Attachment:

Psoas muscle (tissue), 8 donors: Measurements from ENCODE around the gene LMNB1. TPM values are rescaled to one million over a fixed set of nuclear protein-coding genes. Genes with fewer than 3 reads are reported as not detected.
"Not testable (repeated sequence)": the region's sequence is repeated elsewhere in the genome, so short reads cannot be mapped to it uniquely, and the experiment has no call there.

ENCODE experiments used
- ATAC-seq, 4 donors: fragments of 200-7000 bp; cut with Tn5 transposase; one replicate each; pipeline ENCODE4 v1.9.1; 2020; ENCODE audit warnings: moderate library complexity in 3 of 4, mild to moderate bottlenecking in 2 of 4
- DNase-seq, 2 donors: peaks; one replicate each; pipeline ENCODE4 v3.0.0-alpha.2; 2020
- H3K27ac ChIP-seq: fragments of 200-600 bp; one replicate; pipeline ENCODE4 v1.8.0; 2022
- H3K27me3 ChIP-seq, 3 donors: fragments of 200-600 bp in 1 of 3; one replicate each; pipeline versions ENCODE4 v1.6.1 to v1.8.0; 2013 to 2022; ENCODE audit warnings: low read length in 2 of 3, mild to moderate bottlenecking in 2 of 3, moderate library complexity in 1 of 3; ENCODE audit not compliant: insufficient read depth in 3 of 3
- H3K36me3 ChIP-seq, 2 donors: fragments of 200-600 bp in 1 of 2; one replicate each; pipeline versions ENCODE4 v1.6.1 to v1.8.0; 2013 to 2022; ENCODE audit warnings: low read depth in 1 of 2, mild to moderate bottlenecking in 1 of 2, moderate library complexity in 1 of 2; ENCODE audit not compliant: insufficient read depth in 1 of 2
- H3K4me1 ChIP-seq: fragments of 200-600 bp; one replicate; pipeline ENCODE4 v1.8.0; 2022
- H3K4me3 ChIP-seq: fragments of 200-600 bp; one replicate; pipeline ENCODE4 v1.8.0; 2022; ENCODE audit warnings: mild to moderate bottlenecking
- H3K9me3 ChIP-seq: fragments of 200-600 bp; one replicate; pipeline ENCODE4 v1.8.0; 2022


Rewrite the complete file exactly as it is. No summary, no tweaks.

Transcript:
Psoas muscle (tissue), 8 donors: Measurements from ENCODE around the gene LMNB1. TPM values are rescaled to one million over a fixed set of nuclear protein-coding genes. Genes with fewer than 3 reads are reported as not detected.
"Not testable (repeated sequence)": the region's sequence is repeated elsewhere in the genome, so short reads cannot be mapped to it uniquely, and the experiment has no call there.

ENCODE experiments used
- ATAC-seq, 4 donors: fragments of 200-7000 bp; cut with Tn5 transposase; one replicate each; pipeline ENCODE4 v1.9.1; 2020; ENCODE audit warnings: moderate library complexity in 3 of 4, mild to moderate bottlenecking in 2 of 4
- DNase-seq, 2 donors: peaks; one replicate each; pipeline ENCODE4 v3.0.0-alpha.2; 2020
- H3K27ac ChIP-seq: fragments of 200-600 bp; one replicate; pipeline ENCODE4 v1.8.0; 2022
- H3K27me3 ChIP-seq, 3 donors: fragments of 200-600 bp in 1 of 3; one replicate each; pipeline versions ENCODE4 v1.6.1 to v1.8.0; 2013 to 2022; ENCODE audit warnings: low read length in 2 of 3, mild to moderate bottlenecking in 2 of 3, moderate library complexity in 1 of 3; ENCODE audit not compliant: insufficient read depth in 3 of 3
- H3K36me3 ChIP-seq, 2 donors: fragments of 200-600 bp in 1 of 2; one replicate each; pipeline versions ENCODE4 v1.6.1 to v1.8.0; 2013 to 2022; ENCODE audit warnings: low read depth in 1 of 2, mild to moderate bottlenecking in 1 of 2, moderate library complexity in 1 of 2; ENCODE audit not compliant: insufficient read depth in 1 of 2
- H3K4me1 ChIP-seq: fragments of 200-600 bp; one replicate; pipeline ENCODE4 v1.8.0; 2022
- H3K4me3 ChIP-seq: fragments of 200-600 bp; one replicate; pipeline ENCODE4 v1.8.0; 2022; ENCODE audit warnings: mild to moderate bottlenecking
- H3K9me3 ChIP-seq: fragments of 200-600 bp; one replicate; pipeline ENCODE4 v1.8.0; 2022